Chronic globus sensation due to inlet patch – new endoscopic treatment
A 52-year-old woman, AL, was
referred by her GP to ENT surgeons
with a history of sore throat and
globus sensation for over a year.
She underwent full ENT diagnostic
workup and no cause was
found, though note was made
of laryngeal oedema consistent
with acid irritation of the larynx.
Gastroenterology opinion to assess
for Gastro-Oesophageal Reflux
Disease (GORD) was advised.
She subsequently underwent a
gastroscopy which revealed a
large inlet patch, the size of a
50p coin, at the very top of the
oesophagus and was referred to
Dr Dunn for further evaluation.
The inlet patch was characterised
using Narrow Band Imaging, an
optical enhancement technique.
The lesion was then treated with
RFA using a Through-The-Scope
(TTS) device which causes minimal
irritation during the procedure.
This was undertaken as a day
case under conscious sedation.
Inlet patch proximal oesophagus x2
BarrX TTS RFA device
Dr Jason Dunn is a Consultant
Gastroenterologist at Guy’s and
St Thomas’ NHS Foundation Trust
Hospital. His special interest in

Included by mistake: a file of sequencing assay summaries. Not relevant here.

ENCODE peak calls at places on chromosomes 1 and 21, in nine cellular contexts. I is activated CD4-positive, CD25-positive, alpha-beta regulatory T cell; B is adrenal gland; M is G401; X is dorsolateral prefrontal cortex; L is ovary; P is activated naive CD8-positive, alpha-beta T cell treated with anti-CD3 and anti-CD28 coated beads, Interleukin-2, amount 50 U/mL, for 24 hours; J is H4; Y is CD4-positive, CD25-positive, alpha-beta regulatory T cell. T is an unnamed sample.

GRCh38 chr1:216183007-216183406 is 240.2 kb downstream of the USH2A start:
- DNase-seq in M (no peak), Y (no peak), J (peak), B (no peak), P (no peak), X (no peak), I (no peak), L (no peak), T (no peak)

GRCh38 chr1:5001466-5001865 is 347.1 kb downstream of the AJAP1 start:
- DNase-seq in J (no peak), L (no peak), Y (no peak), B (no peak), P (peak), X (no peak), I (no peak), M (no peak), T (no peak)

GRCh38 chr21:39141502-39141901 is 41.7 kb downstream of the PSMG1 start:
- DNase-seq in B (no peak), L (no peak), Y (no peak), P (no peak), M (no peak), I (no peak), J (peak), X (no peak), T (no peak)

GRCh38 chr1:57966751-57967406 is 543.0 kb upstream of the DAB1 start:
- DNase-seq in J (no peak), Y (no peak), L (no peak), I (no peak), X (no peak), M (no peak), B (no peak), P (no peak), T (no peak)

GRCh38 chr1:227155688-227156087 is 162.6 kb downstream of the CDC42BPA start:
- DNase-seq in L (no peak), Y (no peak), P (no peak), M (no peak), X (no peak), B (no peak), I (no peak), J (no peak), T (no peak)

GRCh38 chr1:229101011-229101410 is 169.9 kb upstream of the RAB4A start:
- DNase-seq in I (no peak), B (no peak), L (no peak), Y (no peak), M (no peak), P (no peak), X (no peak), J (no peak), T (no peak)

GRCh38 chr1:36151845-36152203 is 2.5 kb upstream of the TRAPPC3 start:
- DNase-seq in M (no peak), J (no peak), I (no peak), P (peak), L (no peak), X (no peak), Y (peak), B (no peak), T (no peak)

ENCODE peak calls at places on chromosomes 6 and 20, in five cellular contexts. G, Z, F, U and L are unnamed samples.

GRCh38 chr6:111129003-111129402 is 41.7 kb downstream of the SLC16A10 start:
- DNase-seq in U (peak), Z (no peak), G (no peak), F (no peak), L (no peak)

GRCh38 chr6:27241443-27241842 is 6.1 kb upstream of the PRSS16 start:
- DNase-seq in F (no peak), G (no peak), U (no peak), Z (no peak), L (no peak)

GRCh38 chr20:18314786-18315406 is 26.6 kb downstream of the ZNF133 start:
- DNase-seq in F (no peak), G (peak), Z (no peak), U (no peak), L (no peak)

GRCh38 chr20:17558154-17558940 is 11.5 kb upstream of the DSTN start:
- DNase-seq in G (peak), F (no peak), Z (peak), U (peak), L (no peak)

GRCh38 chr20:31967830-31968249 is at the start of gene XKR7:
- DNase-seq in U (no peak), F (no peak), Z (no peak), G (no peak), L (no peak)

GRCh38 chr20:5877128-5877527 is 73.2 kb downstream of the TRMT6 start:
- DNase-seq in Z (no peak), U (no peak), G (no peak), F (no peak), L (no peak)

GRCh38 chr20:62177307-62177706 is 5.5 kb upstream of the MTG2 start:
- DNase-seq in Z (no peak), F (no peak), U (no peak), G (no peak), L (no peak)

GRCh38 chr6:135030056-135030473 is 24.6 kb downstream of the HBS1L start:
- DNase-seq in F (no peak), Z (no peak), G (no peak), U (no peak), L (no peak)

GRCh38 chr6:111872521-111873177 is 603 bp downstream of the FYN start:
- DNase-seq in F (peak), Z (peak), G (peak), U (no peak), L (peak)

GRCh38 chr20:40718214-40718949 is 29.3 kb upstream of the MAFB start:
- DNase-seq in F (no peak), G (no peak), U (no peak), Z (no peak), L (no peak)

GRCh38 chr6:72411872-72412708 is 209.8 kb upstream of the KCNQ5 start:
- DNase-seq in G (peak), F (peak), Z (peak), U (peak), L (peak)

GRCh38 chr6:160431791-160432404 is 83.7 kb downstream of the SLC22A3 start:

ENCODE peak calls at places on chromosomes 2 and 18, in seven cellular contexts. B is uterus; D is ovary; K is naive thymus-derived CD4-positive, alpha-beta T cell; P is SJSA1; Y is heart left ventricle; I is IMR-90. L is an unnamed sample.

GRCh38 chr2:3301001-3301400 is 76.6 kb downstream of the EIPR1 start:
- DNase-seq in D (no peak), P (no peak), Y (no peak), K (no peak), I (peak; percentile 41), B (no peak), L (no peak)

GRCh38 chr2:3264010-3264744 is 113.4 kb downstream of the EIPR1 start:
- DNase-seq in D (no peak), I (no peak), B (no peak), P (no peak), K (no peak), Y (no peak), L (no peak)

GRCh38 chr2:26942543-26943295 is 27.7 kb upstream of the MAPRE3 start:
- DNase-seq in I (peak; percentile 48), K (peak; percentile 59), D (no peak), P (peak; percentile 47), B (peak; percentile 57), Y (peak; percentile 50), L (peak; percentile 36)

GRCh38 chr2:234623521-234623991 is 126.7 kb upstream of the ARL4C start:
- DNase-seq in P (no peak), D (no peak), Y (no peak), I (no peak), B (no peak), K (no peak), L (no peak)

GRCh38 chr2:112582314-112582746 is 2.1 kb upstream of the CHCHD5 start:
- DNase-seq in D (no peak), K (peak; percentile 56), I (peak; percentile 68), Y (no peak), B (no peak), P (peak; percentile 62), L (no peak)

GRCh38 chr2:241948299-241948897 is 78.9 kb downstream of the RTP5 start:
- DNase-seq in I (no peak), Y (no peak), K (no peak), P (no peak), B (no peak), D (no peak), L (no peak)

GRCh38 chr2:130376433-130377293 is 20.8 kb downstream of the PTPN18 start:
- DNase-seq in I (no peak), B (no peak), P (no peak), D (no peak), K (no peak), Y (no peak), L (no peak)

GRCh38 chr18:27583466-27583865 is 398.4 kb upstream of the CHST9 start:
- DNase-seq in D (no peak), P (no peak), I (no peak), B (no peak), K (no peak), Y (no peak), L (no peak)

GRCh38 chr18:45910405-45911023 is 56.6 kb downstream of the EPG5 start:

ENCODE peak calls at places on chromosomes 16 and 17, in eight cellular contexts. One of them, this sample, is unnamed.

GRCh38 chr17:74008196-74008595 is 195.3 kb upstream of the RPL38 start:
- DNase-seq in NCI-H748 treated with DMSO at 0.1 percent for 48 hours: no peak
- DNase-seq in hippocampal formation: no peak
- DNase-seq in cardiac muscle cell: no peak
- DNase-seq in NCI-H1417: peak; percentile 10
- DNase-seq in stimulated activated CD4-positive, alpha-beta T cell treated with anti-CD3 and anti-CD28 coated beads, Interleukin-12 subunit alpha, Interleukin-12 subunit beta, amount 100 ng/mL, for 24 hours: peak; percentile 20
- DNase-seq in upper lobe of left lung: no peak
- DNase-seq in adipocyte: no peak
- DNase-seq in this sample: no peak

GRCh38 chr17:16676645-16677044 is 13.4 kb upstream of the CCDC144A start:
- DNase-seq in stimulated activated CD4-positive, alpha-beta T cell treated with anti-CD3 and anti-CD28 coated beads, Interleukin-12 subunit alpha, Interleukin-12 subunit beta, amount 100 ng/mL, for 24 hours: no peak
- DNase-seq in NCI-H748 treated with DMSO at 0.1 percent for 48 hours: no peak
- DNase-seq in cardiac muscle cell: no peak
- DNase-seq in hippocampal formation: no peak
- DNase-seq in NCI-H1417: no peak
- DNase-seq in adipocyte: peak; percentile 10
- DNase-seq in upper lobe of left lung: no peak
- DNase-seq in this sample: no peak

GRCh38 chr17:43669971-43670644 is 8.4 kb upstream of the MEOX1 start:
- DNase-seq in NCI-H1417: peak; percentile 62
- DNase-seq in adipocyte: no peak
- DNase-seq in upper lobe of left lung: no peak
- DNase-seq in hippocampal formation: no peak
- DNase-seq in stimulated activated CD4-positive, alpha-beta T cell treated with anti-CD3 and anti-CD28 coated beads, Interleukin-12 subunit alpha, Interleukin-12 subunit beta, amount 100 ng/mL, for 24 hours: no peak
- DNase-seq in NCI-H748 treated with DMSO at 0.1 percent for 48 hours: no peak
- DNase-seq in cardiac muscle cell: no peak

Barrett’s Oesophagus followed
a CRUK clinical fellowship at
UCL, where he studied the use of
optical diagnostics and minimally
invasive endoscopic therapies. His
work on the treatment of Barrett’s
Oesophagus with RFA, and the use
of biomarkers to predict cancer
progression, has won prizes and
been published in high impact
Dr Dunn is proficient in EMR
and RFA, and teaches these
techniques internationally. He is
the Early Diagnosis Lead for the
London Cancer Alliance (LCA)
and has written guidelines for
the management of Barrett’s
Oesophagus for the LCA. He
currently holds Honorary Senior
Lecturer posts at King’s College
London and Oslo University in the
Institute of Medical Informatics,
and continues to be involved in
research into novel endoscopic
treatment of GI conditions.
After two months, a further session
of treatment was undertaken, but
already AL had noted a significant
improvement in symptoms. At the
second treatment, a tiny focus of inlet
patch remained that was treated, and
subsequently AL is symptom-free. Six
months after referral, the patient has
no residual visible inlet patch.
Pre and post RFA i) Inlet patch at 8
o’clock position ii) Immediately after
first ablation iii) Complete resolution
three months after first ablation.
For more information on inlet patch and radiofrequency ablation, or to make an appointment,
or contact Nicole Merrall at[email protected] ,
020 7403 3814